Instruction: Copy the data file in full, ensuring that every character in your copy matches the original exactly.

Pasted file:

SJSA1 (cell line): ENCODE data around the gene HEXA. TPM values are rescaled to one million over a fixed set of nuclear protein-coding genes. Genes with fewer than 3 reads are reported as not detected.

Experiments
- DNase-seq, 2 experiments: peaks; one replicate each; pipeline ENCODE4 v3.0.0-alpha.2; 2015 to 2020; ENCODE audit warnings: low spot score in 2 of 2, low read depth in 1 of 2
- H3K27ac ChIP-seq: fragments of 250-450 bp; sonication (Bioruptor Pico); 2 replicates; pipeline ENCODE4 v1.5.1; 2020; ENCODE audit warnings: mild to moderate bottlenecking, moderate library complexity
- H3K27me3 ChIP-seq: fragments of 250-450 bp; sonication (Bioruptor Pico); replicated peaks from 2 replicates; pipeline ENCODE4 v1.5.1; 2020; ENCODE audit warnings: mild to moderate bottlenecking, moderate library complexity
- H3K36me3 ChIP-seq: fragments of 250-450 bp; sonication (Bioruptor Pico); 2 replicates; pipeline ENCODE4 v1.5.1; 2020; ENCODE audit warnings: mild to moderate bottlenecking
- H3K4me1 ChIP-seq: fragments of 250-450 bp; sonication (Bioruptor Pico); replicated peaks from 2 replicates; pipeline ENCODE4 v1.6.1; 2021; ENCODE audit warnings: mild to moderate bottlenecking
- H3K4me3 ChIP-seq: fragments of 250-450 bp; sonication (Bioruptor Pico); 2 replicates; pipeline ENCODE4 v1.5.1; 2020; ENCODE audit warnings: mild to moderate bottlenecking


SJSA1 (cell line): ENCODE data around the gene HEXA. TPM values are rescaled to one million over a fixed set of nuclear protein-coding genes. Genes with fewer than 3 reads are reported as not detected.

Experiments
- DNase-seq, 2 experiments: peaks; one replicate each; pipeline ENCODE4 v3.0.0-alpha.2; 2015 to 2020; ENCODE audit warnings: low spot score in 2 of 2, low read depth in 1 of 2
- H3K27ac ChIP-seq: fragments of 250-450 bp; sonication (Bioruptor Pico); 2 replicates; pipeline ENCODE4 v1.5.1; 2020; ENCODE audit warnings: mild to moderate bottlenecking, moderate library complexity
- H3K27me3 ChIP-seq: fragments of 250-450 bp; sonication (Bioruptor Pico); replicated peaks from 2 replicates; pipeline ENCODE4 v1.5.1; 2020; ENCODE audit warnings: mild to moderate bottlenecking, moderate library complexity
- H3K36me3 ChIP-seq: fragments of 250-450 bp; sonication (Bioruptor Pico); 2 replicates; pipeline ENCODE4 v1.5.1; 2020; ENCODE audit warnings: mild to moderate bottlenecking
- H3K4me1 ChIP-seq: fragments of 250-450 bp; sonication (Bioruptor Pico); replicated peaks from 2 replicates; pipeline ENCODE4 v1.6.1; 2021; ENCODE audit warnings: mild to moderate bottlenecking
- H3K4me3 ChIP-seq: fragments of 250-450 bp; sonication (Bioruptor Pico); 2 replicates; pipeline ENCODE4 v1.5.1; 2020; ENCODE audit warnings: mild to moderate bottlenecking